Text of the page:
When choosing a forklift, you need to ensure it has sufficient load capacity for the job, both for your own peace of mind and to comply with OSHA regulations. However, the rated maximum capacity isn't the whole story, so how are you expected to work out the real figures?
Several factors contribute to the true safe load capacity of your forklift when lifting a specific type of burden. I've laid these out below, so you can choose the right forklift for your operation without any slip-ups in this key aspect of forklift safety.
Forklift Load Capacity Explained
When we talk about the load capacity or lifting capacity of a forklift, we are referring to the amount of weight the mast and hydraulics can lift using the forks (or other attachments). This is obviously a key measure in choosing a forklift for most material handling jobs, as the truck needs sufficient capacity to safely carry the loads for which it is intended. Too much weight or improper placement can cause damage to the lifting assembly and/or the forklift overbalancing.
Difference Between Rated Capacity and Payload (Net) Capacity
The rated capacities of forklifts are a measure of the absolute maximum weight the forklift can lift safely. These are usually stated as a weight, and a length. This length is the recommended distance from the rear of the forks to the center of mass of the load. So, a forklift's raced capacity might be given as 6000 lbs @ 24 inches load center of mass.
However, several other factors affect the true safe capacity of the forklift under real-world operating conditions.
The size, shape, and weight distribution of the load have a significant effect, as well as changes in the center of mass caused by using certain forklift attachments.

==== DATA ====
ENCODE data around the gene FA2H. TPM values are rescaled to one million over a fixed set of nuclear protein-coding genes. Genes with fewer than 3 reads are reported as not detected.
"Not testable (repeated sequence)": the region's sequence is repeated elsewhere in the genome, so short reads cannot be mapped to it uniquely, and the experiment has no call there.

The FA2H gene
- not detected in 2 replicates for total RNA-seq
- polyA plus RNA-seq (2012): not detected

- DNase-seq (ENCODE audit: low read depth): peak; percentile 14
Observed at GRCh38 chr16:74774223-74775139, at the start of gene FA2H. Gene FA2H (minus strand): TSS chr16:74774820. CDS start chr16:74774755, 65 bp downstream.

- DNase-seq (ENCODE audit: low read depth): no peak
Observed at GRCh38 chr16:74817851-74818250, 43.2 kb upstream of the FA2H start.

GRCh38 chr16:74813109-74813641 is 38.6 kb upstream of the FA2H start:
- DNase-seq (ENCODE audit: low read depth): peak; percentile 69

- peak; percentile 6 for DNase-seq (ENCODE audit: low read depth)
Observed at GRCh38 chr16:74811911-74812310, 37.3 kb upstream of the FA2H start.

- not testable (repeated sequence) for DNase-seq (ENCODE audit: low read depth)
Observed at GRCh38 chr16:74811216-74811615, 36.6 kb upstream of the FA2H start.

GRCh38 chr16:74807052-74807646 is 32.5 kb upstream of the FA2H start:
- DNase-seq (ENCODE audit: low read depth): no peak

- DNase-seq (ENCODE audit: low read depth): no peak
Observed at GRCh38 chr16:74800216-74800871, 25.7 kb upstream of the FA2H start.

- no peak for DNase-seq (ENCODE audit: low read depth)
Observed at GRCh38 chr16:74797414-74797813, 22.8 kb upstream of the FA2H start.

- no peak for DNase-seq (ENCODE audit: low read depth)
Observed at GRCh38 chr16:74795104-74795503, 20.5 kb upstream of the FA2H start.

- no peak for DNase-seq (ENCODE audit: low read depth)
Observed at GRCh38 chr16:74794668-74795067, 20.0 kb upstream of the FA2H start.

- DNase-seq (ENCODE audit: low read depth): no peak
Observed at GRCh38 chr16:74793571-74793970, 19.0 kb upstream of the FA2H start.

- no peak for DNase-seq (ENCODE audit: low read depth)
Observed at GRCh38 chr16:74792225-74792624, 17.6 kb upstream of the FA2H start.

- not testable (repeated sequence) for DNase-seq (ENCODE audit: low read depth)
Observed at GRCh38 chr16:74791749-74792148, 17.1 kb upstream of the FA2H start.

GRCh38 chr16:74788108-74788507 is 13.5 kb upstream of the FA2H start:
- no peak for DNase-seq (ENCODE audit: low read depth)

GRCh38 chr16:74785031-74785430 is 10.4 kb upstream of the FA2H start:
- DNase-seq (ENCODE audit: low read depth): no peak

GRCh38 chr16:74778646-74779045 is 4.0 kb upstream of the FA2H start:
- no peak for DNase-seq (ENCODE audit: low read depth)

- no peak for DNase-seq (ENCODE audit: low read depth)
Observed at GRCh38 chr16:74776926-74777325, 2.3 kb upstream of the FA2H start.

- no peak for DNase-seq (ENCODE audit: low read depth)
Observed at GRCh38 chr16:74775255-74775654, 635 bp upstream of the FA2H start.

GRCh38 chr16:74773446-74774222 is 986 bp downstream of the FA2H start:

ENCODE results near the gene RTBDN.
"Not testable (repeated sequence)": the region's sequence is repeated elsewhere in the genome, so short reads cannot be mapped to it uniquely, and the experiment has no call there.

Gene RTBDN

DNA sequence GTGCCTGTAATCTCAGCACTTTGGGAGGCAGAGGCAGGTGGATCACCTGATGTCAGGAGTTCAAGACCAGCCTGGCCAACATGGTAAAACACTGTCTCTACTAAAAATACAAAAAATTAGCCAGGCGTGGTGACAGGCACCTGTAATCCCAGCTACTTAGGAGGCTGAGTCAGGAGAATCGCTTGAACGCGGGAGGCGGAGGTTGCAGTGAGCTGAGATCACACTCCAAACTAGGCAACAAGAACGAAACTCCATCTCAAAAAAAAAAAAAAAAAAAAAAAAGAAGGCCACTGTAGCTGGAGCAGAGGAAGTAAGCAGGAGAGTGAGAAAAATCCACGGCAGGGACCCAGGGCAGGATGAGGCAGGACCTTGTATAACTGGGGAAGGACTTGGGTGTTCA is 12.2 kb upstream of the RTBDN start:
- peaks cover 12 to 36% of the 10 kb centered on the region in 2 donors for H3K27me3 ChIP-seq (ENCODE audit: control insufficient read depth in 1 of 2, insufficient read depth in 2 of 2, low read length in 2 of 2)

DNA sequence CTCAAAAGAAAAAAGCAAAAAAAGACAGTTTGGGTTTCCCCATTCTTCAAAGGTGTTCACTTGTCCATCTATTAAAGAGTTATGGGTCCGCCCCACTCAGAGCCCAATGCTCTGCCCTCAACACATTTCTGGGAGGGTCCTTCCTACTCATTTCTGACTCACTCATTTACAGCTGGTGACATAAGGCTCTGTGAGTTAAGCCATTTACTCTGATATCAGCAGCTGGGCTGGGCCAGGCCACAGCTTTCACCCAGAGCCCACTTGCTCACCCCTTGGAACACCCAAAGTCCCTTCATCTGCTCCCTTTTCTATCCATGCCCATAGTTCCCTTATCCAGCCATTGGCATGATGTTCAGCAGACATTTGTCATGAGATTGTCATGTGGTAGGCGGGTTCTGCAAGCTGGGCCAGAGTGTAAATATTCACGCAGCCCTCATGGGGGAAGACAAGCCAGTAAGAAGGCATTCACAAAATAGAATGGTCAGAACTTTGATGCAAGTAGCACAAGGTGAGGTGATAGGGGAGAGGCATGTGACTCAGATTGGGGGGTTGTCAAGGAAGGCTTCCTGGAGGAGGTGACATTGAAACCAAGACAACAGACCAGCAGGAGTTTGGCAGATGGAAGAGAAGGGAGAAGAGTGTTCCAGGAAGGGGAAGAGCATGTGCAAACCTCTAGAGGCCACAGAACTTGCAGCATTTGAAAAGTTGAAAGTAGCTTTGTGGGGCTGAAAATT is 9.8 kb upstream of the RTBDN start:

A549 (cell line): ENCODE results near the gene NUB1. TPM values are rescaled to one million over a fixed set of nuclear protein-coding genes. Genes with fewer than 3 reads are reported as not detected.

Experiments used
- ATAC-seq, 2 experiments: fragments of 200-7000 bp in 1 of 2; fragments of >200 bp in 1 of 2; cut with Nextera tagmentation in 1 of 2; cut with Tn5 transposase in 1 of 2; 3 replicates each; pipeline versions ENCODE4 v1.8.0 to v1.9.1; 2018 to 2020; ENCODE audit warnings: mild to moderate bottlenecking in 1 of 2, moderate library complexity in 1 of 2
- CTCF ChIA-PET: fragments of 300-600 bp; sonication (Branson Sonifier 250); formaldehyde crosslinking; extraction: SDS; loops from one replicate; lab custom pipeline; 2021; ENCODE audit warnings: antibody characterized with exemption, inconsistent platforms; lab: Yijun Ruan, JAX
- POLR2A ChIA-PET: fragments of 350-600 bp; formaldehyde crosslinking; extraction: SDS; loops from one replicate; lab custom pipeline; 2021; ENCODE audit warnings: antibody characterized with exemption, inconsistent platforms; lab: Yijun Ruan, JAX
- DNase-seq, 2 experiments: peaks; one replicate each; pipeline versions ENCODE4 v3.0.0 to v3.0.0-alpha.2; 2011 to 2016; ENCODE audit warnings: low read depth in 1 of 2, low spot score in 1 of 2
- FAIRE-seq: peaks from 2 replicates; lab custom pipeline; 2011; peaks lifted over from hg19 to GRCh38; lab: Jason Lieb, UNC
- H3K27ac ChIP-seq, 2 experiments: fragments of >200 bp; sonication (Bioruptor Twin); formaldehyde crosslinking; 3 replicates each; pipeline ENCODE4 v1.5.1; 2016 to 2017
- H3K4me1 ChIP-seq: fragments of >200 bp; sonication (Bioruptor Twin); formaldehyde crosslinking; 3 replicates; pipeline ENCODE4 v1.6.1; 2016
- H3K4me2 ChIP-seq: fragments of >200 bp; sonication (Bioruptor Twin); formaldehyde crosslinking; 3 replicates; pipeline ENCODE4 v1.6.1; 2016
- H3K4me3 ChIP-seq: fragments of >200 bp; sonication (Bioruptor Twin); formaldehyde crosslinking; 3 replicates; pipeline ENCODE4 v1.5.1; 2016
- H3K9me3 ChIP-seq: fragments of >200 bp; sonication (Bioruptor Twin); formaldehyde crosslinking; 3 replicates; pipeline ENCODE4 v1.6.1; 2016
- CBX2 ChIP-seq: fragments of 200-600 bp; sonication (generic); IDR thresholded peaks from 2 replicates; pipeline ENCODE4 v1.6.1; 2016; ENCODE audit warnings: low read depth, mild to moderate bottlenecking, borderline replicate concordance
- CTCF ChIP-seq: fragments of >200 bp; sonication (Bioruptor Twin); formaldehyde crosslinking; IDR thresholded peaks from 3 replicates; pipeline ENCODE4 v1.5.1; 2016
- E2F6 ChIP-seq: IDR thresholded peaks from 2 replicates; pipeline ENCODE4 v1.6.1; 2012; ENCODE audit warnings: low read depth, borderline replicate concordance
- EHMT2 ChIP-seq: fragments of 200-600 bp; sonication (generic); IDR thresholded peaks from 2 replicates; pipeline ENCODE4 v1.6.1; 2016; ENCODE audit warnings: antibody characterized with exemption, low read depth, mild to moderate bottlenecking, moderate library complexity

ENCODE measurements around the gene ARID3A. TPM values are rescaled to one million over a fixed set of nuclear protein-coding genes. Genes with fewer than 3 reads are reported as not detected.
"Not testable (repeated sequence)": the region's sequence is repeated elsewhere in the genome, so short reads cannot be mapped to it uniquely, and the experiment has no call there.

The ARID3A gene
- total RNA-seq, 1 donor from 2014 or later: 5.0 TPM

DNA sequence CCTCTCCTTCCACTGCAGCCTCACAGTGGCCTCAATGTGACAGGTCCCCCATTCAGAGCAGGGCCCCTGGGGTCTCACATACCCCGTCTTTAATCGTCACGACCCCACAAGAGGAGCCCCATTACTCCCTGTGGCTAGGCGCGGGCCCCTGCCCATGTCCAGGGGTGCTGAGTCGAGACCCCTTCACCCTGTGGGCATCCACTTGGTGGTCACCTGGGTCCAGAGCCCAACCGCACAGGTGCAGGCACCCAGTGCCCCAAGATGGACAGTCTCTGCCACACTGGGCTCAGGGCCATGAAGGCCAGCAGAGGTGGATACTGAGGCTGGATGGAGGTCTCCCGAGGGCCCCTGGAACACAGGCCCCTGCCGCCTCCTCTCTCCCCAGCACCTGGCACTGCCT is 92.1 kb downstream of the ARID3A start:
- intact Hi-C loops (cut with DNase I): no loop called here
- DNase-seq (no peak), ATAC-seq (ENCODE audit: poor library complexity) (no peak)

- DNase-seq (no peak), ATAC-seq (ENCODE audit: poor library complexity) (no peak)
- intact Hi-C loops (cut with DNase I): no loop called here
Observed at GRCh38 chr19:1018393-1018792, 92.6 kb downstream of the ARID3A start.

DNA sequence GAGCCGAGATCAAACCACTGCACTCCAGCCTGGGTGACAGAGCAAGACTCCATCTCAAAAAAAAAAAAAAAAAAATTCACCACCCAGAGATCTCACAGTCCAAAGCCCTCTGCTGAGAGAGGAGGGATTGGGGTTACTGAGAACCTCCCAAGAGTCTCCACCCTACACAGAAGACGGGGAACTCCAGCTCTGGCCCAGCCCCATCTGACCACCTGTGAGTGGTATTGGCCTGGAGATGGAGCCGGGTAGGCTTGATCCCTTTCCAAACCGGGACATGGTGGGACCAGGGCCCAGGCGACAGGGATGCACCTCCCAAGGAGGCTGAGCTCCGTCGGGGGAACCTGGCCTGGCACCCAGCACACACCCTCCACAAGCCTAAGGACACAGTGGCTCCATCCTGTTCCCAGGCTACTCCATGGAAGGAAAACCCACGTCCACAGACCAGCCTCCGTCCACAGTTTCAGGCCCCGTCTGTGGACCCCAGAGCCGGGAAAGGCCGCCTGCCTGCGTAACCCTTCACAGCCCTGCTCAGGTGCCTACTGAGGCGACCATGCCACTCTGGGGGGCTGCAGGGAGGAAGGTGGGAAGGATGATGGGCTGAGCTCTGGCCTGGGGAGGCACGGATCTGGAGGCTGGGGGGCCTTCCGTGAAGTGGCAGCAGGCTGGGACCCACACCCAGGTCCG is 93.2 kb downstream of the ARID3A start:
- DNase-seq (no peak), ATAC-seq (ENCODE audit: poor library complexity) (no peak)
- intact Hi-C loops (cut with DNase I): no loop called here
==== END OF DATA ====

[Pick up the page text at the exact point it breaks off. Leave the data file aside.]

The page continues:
Therefore we have to consider the Net payload capacity, which can be thought of as the forklift's true capacity under a specific set of circumstances. This is calculated using a set of data points including the rated capacity of the forklift, the vertical height from the face of the forks and horizontal distance from the vertical face of the backrest of the payload's center of mass, the weight and forward displacement of any attachments being used, and the intended maximum lift height.
This allows operators to estimate a safe load capacity with oversized loads and/or an unusual attachment. The appropriate OSHA training includes practice with the relevant formulae so any certified forklift operator should be well versed with performing payload capacity calculations.
Forklift Data Plate
A forklift's data plate takes the form of a metal sheet attached to the chassis by the forklift manufacturer and printed with key information regarding the forklift model and operating parameters.
The content of data plates will include the service weight and load capacity (at specific load center distances) of the forklift, as well as other useful details such as the correct tire sizes and pressures, battery voltage and weight, the amount of back-tilt available at the mast etc.
It's important for forklift operators to check data plates carefully before ascertaining whether a particular load can be carried without impacting the safety and stability of the forklift. They essentially constitute an important piece of safety signage and OSHA regulations forbid the removal or obscuring of a forklift's data plate.